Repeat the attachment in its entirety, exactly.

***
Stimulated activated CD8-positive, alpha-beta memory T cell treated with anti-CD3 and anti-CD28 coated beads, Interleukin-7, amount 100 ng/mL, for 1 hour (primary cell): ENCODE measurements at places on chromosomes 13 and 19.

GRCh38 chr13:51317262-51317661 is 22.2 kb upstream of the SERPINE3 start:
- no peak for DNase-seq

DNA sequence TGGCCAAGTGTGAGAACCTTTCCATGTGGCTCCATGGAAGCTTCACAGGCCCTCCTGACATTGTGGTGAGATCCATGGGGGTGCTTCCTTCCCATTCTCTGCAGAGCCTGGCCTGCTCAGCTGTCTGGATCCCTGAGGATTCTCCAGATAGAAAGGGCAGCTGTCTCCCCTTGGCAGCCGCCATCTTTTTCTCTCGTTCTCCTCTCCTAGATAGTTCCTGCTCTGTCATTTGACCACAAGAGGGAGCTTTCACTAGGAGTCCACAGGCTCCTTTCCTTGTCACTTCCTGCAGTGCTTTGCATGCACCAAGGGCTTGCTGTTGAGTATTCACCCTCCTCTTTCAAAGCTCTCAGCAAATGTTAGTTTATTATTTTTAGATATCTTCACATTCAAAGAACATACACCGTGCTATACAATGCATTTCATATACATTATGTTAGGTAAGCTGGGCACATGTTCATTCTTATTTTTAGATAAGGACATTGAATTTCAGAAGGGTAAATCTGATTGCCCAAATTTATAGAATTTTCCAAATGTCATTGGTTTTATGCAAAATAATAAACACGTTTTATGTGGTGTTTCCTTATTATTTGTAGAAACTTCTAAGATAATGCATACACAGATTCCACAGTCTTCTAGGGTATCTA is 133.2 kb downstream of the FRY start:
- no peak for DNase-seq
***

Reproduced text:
Stimulated activated CD8-positive, alpha-beta memory T cell treated with anti-CD3 and anti-CD28 coated beads, Interleukin-7, amount 100 ng/mL, for 1 hour (primary cell): ENCODE measurements at places on chromosomes 13 and 19.

GRCh38 chr13:51317262-51317661 is 22.2 kb upstream of the SERPINE3 start:
- no peak for DNase-seq

DNA sequence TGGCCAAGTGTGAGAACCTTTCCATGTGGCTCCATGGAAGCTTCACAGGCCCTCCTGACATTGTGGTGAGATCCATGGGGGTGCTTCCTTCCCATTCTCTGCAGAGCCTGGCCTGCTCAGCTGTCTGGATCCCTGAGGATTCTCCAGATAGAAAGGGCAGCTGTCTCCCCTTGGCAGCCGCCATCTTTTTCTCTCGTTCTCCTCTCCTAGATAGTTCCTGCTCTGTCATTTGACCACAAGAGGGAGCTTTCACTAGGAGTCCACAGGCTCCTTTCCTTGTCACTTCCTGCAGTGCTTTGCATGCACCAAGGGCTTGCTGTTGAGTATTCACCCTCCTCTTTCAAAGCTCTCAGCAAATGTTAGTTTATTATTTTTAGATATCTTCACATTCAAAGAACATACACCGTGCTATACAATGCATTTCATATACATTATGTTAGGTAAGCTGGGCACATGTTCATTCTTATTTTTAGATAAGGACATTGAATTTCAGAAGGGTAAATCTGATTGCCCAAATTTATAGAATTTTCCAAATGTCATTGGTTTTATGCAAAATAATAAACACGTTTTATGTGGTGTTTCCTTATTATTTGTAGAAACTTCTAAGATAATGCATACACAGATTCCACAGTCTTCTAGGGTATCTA is 133.2 kb downstream of the FRY start:
- no peak for DNase-seq